Monthly Archives: November 2015

Chianti Braised Short Ribs

We made it six whole days without eating a scrap of bacon. That is until we had some peeps over for dinner. They’re meat lovers, and the day was refreshingly cool, so naturally I thought of braised short ribs. A little pancetta, a little beef, and some Chianti, and you’ve got yourself a match made in heaven.

Preheat oven to 300-degrees


1 med. onion, diced

2 large carrots, peeled and cut into rough chunks

1 celery stalk, cut into rough chunks

4 garlic cloves, minced

5 oz. pancetta, small dice

5-6 boneless short ribs

2 cups of Chianti (not top shelf, but somewhere in between)

1 tube of tomato paste

½ tsp. salt

2 sprigs savory

3 sprigs thyme

1 tbsp. of vegetable oil


Generously sprinkle ribs with salt and pepper.

Pour the oil into a 3qt. braising pan and heat to medium-high.

Once the oil is shimmery, sear the ribs until brown on all sides. Remove the ribs and set aside.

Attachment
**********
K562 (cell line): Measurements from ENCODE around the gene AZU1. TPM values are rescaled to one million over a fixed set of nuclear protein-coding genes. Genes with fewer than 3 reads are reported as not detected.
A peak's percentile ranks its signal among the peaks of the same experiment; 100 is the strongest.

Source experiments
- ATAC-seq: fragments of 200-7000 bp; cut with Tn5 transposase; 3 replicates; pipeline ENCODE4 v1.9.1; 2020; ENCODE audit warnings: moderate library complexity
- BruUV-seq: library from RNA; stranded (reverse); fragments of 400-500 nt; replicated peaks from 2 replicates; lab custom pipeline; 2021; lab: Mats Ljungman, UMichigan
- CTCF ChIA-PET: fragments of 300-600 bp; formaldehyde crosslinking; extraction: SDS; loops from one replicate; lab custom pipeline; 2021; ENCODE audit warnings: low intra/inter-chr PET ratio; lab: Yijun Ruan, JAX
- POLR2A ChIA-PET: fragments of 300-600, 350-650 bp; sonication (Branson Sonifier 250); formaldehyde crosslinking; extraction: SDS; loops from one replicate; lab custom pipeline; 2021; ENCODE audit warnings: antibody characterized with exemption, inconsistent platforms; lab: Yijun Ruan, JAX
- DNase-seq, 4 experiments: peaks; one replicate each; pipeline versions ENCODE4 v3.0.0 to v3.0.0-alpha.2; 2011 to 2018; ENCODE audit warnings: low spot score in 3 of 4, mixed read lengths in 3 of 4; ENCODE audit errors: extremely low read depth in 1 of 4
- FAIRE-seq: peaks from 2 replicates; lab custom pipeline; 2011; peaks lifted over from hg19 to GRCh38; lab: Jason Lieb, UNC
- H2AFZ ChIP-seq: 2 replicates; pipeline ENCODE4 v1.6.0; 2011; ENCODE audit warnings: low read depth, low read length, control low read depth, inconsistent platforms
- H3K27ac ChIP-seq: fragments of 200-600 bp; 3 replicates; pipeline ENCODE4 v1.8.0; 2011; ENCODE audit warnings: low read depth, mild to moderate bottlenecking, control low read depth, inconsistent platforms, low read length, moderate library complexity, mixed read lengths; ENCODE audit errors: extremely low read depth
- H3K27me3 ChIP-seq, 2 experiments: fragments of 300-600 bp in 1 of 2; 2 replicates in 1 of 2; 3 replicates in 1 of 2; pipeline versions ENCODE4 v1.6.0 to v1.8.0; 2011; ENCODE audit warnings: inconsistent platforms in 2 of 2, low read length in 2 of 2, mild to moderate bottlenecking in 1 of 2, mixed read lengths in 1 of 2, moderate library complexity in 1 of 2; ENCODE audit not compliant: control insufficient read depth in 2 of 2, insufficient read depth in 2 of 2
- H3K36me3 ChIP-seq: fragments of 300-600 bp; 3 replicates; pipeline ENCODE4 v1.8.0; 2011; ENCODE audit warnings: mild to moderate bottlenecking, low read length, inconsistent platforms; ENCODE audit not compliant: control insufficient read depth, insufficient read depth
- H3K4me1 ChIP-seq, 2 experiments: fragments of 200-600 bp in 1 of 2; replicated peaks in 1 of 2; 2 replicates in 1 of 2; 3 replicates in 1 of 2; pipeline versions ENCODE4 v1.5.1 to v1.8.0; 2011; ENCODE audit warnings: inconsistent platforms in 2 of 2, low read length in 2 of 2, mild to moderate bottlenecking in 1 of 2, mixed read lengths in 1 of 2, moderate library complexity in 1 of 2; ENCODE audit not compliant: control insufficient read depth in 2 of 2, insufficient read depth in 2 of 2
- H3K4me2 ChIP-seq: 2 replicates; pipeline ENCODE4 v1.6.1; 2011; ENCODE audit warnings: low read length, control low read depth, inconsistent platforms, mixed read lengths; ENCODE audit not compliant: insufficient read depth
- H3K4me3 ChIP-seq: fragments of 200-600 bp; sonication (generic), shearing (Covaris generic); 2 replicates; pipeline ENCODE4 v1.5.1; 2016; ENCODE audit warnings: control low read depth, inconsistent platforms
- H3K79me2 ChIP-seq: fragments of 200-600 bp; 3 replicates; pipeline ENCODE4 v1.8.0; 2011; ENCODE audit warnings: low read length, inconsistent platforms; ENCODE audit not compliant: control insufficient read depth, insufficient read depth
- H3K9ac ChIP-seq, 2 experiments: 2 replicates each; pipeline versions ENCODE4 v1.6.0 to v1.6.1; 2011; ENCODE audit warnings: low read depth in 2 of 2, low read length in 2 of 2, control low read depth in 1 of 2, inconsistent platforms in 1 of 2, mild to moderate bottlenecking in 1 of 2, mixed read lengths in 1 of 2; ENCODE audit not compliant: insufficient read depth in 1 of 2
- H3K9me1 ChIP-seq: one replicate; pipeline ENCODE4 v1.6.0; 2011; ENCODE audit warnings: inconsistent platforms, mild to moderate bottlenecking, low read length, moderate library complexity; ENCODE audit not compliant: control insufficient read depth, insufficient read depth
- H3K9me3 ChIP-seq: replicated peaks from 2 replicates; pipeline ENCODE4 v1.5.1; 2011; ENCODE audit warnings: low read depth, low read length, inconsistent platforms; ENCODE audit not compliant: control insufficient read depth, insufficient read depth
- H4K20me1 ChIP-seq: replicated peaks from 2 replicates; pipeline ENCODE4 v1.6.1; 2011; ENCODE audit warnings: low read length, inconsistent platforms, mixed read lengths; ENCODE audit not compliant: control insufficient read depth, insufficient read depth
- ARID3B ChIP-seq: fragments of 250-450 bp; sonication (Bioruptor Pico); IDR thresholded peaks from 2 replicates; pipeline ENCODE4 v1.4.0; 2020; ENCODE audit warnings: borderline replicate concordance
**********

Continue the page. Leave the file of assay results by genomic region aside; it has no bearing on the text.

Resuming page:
Add the pancetta to pan and sear until almost brown.

Add the onions to the pan and sauté the onions until translucent.

Add garlic and heat until fragrant.

Add the tomato paste and mix well.


Add the ribs back to the pan with the salt, garlic, carrots, celery, wine, savory, and thyme. Give it a gentle stir and cover tightly. Cook for 4-5 hours, carefully stirring periodically, until the ribs are super tender.

You’ll get the best results if you don’t disturb the dish and let it sit, once it’s cooled off, overnight in the fridge. The flavors develop and become more intense. In the morning you can easily degrease the dish by scraping off he grease with a spoon.

Carefully remove the ribs from the sauce and set aside.


Take the rest of the ingredients out of the pan and squish it all through a fine strainer (I have a China cap), over a bowl to catch all the liquid goodness, with a ladle. Warm the sauce and check seasoning. Add salt and pepper to taste.


Place the ribs back in the sauce. Heat and serve. I served my ribs over cheesy polenta, a large dollop of fresh basil pesto, and roasted baby carrots. The pesto adds brightness to the rich flavors of the meat and cheesy polenta. Enjoy!

Eat well!


“Wine is bottled poetry.” – Robert Louis Stevenson